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    The CCNA in 10 days, I highly doubt this is possible without either the people on the course having a lot of experience or that the course provider is handing out cheat sheets or braindumps.
     
    Certifications: A+, N+, MCDST, Security+, 70-270
    WIP: 70-620 or 70-680?
  8. The Gamekeeper

    The Gamekeeper New Member

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  9. BosonMichael
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    BosonMichael Yottabyte Poster

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    Regardless of whether you can do the CCNA in 5 days, 10 days, or 60 days, the CCNA will do you more harm than good at this stage. Employers with CCNA-level jobs won't hire you due to lack of real-world experience, and employers with entry-level jobs don't need someone with a CCNA - they'll view you as either a braindumper, too expensive for the position, or not likely to stick around at entry-level for very long (so they'd have to find, hire, and train someone all over again).

    You can be in a job NOW, even without certifications. Certifications do not automagically make you qualified to do a job. Certifications simply make you look more attractive to employers. A good interview can be just as helpful!

    Keep in mind that your first IT job will likely be the hardest. Competition for entry-level IT jobs is intense. Don't give up! If you've got any friends who are currently in IT, they will be your absolute *best* source for job information... jobs that aren't necessarily listed in the paper or on online job search sites... and thus, not bombarded with applicants. :)
     
    Certifications: CISSP, MCSE+I, MCSE: Security, MCSE: Messaging, MCDST, MCDBA, MCTS, OCP, CCNP, CCDP, CCNA Security, CCNA Voice, CNE, SCSA, Security+, Linux+, Server+, Network+, A+
    WIP: Just about everything!
  10. wizard

    wizard Petabyte Poster

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    Hi there and welcome :D

    Please listen to what you have already been told, forget the CCNA, you won't need for quite a while yet, concentrate on the A+ first and go the self study route and save your self a lot of money.
     
    Certifications: SIA DS Licence
    WIP: A+ 2009
  11. The Gamekeeper

    The Gamekeeper New Member

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    I do appreciate your comments folks but to be honest the courses that are available to me are pretty limited.

    They range from builder, plumber, electrician, sports diver, pub runner, air con courses, driving(hgv etc), cisco courses, "cerco" courses, crane operator, Nebosh, NVQ assesor, Iosh, A+ /CCNA (IT Network Technician), CompTIA + 3 'H' Units to HNC/HND, IT Systems Administrator, MSc IT for Product Engineering, PRINCE2, Itil, rov pilot, fitness instructor.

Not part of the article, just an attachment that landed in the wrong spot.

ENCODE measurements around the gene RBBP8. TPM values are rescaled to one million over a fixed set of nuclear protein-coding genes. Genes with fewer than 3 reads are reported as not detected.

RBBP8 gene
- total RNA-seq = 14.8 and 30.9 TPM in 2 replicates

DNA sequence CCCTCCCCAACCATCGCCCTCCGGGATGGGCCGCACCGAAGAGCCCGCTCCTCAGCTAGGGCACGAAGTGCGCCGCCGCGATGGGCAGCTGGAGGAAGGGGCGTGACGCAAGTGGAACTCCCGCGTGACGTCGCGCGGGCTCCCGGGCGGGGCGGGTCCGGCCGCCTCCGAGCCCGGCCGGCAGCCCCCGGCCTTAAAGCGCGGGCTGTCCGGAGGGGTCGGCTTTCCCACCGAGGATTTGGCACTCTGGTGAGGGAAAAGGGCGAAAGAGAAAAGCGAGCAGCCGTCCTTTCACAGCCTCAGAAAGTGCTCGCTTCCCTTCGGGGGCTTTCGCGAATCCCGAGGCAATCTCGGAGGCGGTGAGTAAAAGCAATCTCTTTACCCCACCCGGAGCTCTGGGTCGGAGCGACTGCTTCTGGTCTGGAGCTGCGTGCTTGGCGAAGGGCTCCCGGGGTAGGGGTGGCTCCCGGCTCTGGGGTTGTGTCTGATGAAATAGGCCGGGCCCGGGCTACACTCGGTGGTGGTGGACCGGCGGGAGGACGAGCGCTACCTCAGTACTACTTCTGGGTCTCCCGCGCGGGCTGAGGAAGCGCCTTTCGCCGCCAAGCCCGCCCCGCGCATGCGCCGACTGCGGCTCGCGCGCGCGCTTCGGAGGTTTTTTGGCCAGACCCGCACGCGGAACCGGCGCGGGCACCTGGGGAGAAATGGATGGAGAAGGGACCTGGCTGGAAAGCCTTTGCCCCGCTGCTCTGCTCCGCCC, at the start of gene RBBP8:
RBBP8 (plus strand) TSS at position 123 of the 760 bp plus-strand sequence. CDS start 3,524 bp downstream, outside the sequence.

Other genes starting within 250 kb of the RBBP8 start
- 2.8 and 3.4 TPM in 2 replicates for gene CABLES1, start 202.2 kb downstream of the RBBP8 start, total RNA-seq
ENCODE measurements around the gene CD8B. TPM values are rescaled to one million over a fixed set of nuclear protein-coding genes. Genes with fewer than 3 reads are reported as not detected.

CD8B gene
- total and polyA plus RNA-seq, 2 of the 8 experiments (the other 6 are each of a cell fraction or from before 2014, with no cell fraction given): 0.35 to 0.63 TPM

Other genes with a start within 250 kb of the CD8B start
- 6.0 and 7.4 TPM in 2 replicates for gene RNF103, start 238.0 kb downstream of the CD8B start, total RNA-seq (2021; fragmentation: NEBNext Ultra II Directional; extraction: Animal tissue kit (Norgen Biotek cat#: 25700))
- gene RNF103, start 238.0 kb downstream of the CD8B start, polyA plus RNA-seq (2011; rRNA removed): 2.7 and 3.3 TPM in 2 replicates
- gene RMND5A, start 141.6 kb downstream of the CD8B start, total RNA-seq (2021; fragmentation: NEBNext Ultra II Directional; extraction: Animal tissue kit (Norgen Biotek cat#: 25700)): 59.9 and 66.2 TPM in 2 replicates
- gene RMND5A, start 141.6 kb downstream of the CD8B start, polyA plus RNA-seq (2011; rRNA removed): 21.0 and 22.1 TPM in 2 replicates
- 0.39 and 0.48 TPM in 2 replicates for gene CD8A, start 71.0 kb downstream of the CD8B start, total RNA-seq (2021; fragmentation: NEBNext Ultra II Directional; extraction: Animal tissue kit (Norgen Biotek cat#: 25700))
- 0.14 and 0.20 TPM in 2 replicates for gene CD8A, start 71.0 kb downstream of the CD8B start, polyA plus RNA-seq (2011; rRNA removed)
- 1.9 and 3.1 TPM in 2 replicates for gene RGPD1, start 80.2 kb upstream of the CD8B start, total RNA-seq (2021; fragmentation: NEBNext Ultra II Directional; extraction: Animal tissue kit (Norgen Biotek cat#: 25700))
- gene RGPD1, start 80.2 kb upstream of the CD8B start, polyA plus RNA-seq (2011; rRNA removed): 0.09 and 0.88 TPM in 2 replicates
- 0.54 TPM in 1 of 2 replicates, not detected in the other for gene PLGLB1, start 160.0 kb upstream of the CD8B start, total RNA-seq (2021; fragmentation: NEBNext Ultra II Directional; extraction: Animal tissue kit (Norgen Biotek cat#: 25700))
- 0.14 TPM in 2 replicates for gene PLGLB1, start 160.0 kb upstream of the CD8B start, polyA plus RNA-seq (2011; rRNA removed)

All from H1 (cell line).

I'm looking at something that's going to let me live comfortably & that's not going to give my back anymore grief. Plus to be local (sick of commuting - used to do 900 mile a week:eek:)
     
  12. BosonMichael
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    BosonMichael Yottabyte Poster

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    Well, then, I don't really know what to tell you, because only the A+, Network+, and MCDST are going to do you any good starting out in IT. But the training centers aren't going to tell you that... many of them simply want to sell you the most expensive package they can.

    It sounds like you've already got your mind made up, but you really don't need a course.

    Please don't buy into the stories that training centers tell you about starting out making a ton of money in IT - it's simply not true. IT isn't a career where you start out "living comfortably". In time, that's certainly possible - you can end up making good money in IT... but not right from the start. Ask any of these fine people who are currently at the beginnings of their IT careers, and they'll tell you what they started out making.
     
    Certifications: CISSP, MCSE+I, MCSE: Security, MCSE: Messaging, MCDST, MCDBA, MCTS, OCP, CCNP, CCDP, CCNA Security, CCNA Voice, CNE, SCSA, Security+, Linux+, Server+, Network+, A+
    WIP: Just about everything!
  13. Naive

    Naive Byte Poster

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    Hey and welcome to CF! i understand you are getting funded to take any of the above courses but the advice already given is all you need to know at this stage. A+ then N+ then MCDST. Taking the CCNA will hinder more than help like the guys have said. If you are serious about a career in IT you will have to start from the bottom and work your way up. It takes time and perseverance. You are also looking anywhere between £10k - £20k depending on several factors with the relevant one being location. I wish you the best of luck whatever you decide to do though